Welcome to the Amazon Forest Store. We have just returned from Peru and will be offering exciting new products every week.

THE QUEST TO MAKE A NICE CHAMBIRA PALM FIBER MARKET BAG

July 10, 2022

THE QUEST TO MAKE A NICE CHAMBIRA PALM FIBER MARKET BAG

Story and photos by Campbell Plowden, Executive Director, Amazon Ecology

About 14 years ago, a few artisans from the Ampiyacu showed us a simple draw-string bag made with chambira palm fiber that someone could use to tuck away produce. It was a good concept, but we didn’t sell many because the designs and quality needed a lot of improvement.

A few years ago, we began a conversation with a fellow Fair Trade Federation member who works in Peru about working with our artisan partners in the Amazon to make an attractive chambira bag that could be used at market or hanging other items. It was a new experience to try and connect people with professional design experience with our partners who had good weaving skills and access to a different material.

Not surprisingly, one challenge became trying to foster accurate communication about the details of the design and expectations of quality with the goal of making a product with prices that satisfied the artisans, the buyer and us. Unfortunately our initial attempts to land on this sweet spot did not succeed.

After the pandemic receded in Loreto, we went back to the drawing board on this product with some artisans from Puca Urquillo. Last October, we discussed a few ideas for loose weave bags, and three groups agreed to make prototypes.

So after staying up most of the night at the Chicha de Pijuayo festival in Brillo Nuevo, I headed back down river on Sunday morning.

That afternoon I met with two Bora artisan groups and one Huitoto group in Puca Urquillo. It was great to see that a few samples really hit the mark, and I placed an order for one design with all three. With luck we will have our first batch of chambira market bags ready for sale by mid-summer.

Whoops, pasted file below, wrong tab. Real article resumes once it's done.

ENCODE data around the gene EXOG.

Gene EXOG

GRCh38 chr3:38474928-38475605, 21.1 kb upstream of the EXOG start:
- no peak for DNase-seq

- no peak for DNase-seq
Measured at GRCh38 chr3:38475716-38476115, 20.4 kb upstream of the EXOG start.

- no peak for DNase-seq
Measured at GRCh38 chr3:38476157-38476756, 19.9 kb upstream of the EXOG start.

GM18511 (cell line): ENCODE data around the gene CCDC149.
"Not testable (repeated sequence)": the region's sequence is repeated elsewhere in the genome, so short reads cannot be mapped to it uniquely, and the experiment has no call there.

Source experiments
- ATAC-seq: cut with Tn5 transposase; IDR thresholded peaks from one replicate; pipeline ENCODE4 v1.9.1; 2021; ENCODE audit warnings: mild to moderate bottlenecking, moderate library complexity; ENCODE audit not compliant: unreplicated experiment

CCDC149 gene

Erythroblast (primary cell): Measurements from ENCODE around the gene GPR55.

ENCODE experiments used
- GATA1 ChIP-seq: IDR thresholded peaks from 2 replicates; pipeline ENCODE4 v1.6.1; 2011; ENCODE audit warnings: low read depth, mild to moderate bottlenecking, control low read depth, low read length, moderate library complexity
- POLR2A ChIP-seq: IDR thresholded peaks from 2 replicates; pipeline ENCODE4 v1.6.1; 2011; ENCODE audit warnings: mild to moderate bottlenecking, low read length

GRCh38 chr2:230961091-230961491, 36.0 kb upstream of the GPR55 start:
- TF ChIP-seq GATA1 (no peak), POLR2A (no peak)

Native artisan from Puca Urquillo with chambira market bag

A few artisans had also made samples of new earrings and coasters, but transforming designs that worked well on 8 inch diameter placemats to crafts that were only a few inches across remains a work in progress.

Native artisan Lorgia from Puca Urquillo with chambira market bag

I had a quiet dinner with Brito in Pebas and headed back to Iquitos that night on the noisy pongero. This trip to Peru was almost done.




Leave a comment

Comments will be approved before showing up.


Also in News

Woman with handmade butterfly barrettes made by artisans from the Peruvian Amazon
Reunions and new friends at Grey Fox Bluegrass Festival 2022

July 20, 2022

Continue Reading

RETURN TO THE GREAT BLUE HERON FESTIVAL
RETURN TO THE GREAT BLUE HERON FESTIVAL

July 20, 2022

"There is no doubt that Blue Heron is a very fun festival.  People come with all manner of colorful clothing, tattoos, and behaviors.  I didn't have any volunteers to help me at this event, so I especially appreciated having good conversations with customers who were interested in our work in Peru and happy to share parts of their life stories.  One memorable regular visitor to our booth was Eric Stayer better known as Bushy Vanderbilt who is a part-time wizard that has won multiple competitions for his well quaffed beard."

Continue Reading

ON THE ROAD AGAIN TO THE ROMP FESTIVAL IN KENTUCKY
ON THE ROAD AGAIN TO THE ROMP FESTIVAL IN KENTUCKY

July 20, 2022

"I appreciated getting to know other neighboring vendors who each have their own fascinating life stories.  Some vendors have built a business traveling to festivals to sell their wares (lots of tie dyed clothing) or services (henna drawings) while others are people with other careers who mostly want a chance to share their creative efforts and make some extra income if they can.  I made a special connection with an artist named Nate who offered to do a sketch of me while we discussed ecology, spirituality, and prisons."

Continue Reading